The Murder of Floyd

The murder of George Floyd at the hands of a Police Officer has set American race relations back at least 50 years. This pandemic of violence against Black and Brown communities dates back to the very founding of our nation. We are a country built on stolen land and stolen labor rooted in violence and dehumanization. What makes this particular murder so damaging  to race relations is the revelation that George Floyd and Derek Chauvin, the former Minneapolis police officer charged with third-degree murder and manslaughter in Floyd’s death, worked together at a Minneapolis club as recently as last year. The danger of death by coworker is now added to the litany of government sanctioned executions at the hands of the militarized police and vigilant murders. We are reminded that any one of our smiling colleagues could in another situation have their knee on our necks. When you have been in power and privilege for an extended period of time, anything that seeks to decenter your extreme advantage feels to you like persecution. The response to this rage is manifesting in murder. This is not a new phenomenon, particularly here in the United States of America, where the foundational economy was built on a structure that depended on cheap, exploitable, rightless labor and required the subordination of a whole race of people (Anderson 2016).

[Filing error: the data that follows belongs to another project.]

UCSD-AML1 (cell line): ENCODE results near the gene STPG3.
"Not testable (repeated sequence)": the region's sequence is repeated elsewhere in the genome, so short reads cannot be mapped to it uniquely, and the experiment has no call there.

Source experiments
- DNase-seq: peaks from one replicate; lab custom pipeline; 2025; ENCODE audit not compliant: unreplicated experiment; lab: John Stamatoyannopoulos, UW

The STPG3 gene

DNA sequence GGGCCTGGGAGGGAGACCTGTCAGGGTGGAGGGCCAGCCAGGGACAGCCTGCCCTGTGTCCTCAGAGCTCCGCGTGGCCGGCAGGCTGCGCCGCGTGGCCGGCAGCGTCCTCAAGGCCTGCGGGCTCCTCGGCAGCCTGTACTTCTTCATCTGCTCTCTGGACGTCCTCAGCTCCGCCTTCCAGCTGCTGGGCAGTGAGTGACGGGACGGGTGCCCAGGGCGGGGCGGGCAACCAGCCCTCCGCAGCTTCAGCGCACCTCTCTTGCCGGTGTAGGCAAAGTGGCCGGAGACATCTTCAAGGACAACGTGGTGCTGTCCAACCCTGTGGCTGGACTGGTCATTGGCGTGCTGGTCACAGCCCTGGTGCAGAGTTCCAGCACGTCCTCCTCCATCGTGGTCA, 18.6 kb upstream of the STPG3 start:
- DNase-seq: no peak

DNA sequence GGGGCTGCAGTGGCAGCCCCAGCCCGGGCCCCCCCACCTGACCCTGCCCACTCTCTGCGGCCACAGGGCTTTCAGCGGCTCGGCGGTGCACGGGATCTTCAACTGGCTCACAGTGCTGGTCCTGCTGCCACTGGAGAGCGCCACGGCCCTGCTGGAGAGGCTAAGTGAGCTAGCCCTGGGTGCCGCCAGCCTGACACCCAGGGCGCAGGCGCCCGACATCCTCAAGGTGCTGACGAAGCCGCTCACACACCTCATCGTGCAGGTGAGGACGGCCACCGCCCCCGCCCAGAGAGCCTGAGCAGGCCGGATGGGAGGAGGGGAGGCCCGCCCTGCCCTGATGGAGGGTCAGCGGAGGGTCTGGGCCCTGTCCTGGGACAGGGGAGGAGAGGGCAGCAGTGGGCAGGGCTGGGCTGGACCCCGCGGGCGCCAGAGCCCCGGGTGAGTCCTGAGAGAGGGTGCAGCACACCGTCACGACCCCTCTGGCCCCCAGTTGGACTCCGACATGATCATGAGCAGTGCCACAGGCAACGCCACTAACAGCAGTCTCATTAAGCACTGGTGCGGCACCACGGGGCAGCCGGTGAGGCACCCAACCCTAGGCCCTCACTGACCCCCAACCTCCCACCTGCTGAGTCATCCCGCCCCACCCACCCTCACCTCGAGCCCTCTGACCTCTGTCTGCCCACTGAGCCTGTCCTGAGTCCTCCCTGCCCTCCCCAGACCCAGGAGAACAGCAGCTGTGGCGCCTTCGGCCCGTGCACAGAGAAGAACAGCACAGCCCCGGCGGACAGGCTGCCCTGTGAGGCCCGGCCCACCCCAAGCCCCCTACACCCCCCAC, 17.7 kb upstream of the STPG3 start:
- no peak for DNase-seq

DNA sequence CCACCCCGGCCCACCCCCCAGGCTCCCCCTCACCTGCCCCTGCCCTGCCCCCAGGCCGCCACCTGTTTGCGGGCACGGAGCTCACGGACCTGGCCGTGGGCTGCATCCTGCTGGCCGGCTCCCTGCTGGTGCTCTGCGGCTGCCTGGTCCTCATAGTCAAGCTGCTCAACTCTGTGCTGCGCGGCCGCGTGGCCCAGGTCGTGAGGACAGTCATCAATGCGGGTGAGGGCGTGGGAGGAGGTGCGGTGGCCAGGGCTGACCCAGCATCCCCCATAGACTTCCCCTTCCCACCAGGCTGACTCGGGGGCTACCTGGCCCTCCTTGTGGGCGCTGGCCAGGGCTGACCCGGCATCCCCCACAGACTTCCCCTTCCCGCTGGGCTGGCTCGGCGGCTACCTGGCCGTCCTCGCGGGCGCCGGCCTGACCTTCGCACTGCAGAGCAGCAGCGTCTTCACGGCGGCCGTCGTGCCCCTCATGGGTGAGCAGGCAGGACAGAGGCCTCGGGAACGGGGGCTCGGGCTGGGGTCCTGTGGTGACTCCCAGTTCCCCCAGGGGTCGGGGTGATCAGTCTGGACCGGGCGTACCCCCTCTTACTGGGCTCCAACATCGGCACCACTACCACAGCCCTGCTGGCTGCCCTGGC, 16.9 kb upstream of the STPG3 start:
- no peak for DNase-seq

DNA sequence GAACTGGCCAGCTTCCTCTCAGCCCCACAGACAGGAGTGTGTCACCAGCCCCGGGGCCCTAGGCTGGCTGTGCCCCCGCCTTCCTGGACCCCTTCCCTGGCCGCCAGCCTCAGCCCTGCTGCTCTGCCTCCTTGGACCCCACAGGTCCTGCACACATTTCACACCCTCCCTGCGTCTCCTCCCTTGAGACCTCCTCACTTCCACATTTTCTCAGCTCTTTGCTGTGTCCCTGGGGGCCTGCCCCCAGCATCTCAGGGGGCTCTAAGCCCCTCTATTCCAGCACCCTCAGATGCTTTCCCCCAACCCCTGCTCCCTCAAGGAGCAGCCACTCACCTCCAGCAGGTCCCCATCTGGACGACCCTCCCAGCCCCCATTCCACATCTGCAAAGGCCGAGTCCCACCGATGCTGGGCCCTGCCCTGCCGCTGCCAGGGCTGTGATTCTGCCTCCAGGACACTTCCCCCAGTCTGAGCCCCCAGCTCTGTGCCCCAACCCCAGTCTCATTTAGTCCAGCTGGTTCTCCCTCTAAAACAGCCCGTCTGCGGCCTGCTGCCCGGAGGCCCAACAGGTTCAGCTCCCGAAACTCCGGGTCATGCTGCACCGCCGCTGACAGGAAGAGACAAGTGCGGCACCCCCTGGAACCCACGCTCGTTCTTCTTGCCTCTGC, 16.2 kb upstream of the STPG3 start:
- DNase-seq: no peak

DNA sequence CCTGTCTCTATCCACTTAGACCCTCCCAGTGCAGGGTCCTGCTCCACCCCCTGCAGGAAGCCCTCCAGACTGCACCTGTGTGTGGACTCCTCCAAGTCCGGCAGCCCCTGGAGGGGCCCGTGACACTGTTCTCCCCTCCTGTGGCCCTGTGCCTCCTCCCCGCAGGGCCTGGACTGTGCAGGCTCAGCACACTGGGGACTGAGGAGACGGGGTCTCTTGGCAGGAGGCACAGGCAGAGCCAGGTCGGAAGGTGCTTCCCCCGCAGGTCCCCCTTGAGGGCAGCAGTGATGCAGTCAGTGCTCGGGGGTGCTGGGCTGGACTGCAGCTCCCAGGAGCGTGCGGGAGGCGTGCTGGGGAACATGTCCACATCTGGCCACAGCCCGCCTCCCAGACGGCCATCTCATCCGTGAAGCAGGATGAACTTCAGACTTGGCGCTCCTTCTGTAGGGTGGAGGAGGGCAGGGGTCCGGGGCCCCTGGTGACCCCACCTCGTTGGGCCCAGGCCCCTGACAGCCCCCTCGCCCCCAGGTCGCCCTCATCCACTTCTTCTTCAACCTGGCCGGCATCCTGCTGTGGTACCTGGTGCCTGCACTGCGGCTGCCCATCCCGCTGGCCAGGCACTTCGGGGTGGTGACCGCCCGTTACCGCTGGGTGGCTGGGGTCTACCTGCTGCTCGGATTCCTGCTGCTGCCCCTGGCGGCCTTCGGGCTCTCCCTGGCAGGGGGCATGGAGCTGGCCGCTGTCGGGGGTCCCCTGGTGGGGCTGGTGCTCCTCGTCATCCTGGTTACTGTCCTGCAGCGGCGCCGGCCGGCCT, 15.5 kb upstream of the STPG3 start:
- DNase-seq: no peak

Justice minded people agree that there is no peace without justice and that there must be justice before peace, but we cannot ignore that there must be love before justice (S.J. 2002).  Somehow in the last 50 years many of us have come to believe that white people as a whole love us, and if not as a whole certainly no white person we know could be capable of killing us.  Our Blackness surely was element to devalue our lives in a mythical post racial society. We have known Black murder from our colleagues in many ways; our salaries are unjustly calculated, our ideas are hijacked, our voices are diminished, our accomplishments are unacknowledged, our thoughts are minimized and the list goes on. But we are now living in the reality that reminds us that the covert attitude of racism embodied in the structure of the KKK is alive and well and may be operating in the plain site of our workspace.  Black people cannot risk assuming that the humanity of white people is more real to them than the color of Black people (Baldwin 1993). Is there any space that is safe for black bodies, and even more importantly is there any rest for our minds?  We are forced in this moment to analyze every interaction with every white coworker to discern the motive and further to exegete if this is safe and authentic interaction? Black people have always been subject to social and juridical rule, they have attempted to move outside of the realm of discipline and punishment (Jeffrey Q. McCune 2014).  We have for generations chosen to employ discreet lives to the extent possible, which hides our innermost thoughts. Visibility seems to endanger our individual agency as bodies and cultures on display become available control and domination. This murder asks Black people to practice an invisibility in the name of survival as there is no place including our work space where our Black bodies are safe from terrorism.